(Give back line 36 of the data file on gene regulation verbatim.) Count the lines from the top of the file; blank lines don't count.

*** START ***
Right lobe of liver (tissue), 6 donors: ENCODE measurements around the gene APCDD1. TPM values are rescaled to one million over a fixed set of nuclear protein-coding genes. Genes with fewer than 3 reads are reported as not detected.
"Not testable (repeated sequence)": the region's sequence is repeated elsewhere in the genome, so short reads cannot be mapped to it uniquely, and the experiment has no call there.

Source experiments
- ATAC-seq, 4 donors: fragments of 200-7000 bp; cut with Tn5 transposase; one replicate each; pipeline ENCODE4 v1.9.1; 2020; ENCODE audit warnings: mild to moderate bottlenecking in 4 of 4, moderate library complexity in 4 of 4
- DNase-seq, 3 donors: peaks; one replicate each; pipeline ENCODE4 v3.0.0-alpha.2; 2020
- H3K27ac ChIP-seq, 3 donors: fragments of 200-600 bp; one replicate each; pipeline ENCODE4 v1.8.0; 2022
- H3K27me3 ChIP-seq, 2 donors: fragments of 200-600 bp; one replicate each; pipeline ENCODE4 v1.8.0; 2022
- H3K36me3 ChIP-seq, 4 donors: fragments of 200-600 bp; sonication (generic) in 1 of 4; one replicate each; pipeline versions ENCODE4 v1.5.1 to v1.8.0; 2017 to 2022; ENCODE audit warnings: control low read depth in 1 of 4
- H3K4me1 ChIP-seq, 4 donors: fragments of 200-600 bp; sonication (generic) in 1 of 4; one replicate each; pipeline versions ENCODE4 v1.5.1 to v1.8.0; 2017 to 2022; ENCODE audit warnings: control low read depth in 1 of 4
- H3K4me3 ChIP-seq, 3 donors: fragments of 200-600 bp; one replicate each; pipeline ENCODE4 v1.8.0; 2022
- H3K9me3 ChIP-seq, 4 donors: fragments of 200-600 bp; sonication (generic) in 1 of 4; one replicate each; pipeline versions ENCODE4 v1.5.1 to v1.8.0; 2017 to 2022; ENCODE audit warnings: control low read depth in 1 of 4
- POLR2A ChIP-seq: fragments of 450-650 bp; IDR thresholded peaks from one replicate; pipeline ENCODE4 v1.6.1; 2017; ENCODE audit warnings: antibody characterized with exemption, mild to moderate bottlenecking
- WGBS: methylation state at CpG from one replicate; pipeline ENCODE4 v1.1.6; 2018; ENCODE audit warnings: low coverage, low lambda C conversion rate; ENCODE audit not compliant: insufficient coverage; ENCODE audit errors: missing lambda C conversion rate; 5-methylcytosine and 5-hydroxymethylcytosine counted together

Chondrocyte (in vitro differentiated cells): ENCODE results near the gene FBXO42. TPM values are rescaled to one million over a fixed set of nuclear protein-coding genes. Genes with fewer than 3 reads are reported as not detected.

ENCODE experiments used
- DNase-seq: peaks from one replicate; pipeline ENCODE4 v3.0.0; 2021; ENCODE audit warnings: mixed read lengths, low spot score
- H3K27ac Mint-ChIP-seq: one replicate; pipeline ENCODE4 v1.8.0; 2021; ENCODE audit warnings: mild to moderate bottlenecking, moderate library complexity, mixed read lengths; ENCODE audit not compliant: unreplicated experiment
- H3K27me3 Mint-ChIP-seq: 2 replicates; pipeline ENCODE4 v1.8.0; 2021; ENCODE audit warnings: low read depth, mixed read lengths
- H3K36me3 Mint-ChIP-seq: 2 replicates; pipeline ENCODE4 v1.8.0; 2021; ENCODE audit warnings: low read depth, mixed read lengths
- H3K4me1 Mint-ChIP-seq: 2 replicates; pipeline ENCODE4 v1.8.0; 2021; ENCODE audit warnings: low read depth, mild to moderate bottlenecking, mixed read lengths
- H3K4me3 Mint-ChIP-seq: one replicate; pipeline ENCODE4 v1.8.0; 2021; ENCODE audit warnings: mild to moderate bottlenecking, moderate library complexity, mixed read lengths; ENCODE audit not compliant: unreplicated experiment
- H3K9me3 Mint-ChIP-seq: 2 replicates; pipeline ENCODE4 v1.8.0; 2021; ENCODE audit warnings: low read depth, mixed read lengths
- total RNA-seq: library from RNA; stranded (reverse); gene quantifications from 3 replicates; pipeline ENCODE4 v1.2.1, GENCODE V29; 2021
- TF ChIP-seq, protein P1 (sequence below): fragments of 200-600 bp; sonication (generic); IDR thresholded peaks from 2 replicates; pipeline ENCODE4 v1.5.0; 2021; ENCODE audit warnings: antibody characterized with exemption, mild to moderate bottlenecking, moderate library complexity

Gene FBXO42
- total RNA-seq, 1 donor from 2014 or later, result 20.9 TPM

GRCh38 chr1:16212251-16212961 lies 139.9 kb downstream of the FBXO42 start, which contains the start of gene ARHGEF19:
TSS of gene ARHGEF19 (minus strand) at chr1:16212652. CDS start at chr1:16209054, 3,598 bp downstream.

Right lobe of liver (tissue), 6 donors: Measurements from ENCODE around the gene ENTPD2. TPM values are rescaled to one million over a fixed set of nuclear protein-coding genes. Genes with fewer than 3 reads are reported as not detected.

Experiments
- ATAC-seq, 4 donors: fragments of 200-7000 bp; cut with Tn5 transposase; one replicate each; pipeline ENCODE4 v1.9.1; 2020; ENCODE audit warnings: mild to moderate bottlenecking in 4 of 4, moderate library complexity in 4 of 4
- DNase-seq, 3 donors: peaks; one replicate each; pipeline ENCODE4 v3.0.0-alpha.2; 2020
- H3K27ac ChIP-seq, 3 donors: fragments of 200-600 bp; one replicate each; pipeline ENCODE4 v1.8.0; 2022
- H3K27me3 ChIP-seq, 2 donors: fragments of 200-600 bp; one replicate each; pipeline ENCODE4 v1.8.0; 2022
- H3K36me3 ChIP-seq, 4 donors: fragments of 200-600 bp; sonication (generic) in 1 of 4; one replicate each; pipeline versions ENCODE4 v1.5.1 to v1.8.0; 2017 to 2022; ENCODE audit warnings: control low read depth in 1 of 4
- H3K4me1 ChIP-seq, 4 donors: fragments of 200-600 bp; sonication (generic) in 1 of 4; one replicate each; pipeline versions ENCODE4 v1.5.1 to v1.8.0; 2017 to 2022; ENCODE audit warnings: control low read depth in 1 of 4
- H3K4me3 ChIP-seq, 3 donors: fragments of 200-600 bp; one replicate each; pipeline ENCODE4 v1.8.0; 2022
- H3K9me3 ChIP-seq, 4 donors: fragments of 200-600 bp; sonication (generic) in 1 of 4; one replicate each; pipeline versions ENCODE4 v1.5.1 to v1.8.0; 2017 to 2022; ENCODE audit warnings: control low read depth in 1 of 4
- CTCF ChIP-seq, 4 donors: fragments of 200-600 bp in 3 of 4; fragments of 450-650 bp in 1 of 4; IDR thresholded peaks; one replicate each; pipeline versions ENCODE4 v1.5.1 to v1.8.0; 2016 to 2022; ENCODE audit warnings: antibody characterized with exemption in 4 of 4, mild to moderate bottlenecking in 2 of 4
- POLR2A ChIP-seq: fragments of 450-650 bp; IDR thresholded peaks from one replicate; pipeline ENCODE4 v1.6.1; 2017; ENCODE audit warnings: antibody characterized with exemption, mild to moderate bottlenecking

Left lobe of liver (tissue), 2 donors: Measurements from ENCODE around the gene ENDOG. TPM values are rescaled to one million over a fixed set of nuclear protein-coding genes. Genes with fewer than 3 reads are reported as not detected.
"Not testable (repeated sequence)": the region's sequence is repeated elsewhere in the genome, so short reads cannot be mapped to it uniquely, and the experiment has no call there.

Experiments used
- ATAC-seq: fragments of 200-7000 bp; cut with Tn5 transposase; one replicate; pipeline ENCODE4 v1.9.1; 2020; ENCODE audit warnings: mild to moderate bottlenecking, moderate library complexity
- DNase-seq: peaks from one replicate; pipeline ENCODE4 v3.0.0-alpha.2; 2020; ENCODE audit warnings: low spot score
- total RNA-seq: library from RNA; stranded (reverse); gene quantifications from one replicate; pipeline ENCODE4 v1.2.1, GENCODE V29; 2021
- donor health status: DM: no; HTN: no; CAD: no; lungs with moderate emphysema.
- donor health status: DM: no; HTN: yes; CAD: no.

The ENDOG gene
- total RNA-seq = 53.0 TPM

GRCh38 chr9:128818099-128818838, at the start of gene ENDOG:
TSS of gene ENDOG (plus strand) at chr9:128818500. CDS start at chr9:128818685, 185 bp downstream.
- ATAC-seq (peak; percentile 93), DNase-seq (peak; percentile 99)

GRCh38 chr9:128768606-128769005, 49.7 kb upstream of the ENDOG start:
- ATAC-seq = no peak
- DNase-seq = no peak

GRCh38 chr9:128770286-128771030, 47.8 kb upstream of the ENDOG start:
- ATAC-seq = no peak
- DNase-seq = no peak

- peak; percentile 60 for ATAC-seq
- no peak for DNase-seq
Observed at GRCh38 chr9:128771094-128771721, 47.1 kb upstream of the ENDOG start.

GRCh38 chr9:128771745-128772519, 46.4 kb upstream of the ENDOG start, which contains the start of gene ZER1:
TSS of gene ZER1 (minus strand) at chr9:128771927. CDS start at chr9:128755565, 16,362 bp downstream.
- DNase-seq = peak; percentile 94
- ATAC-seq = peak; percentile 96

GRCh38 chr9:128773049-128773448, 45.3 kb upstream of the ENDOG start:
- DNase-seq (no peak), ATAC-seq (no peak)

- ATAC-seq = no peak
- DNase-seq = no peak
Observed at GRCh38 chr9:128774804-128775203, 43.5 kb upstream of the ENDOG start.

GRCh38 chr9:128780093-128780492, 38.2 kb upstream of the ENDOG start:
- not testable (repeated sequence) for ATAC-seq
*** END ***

- H3K4me1 ChIP-seq, 4 donors: fragments of 200-600 bp; sonication (generic) in 1 of 4; one replicate each; pipeline versions ENCODE4 v1.5.1 to v1.8.0; 2017 to 2022; ENCODE audit warnings: control low read depth in 1 of 4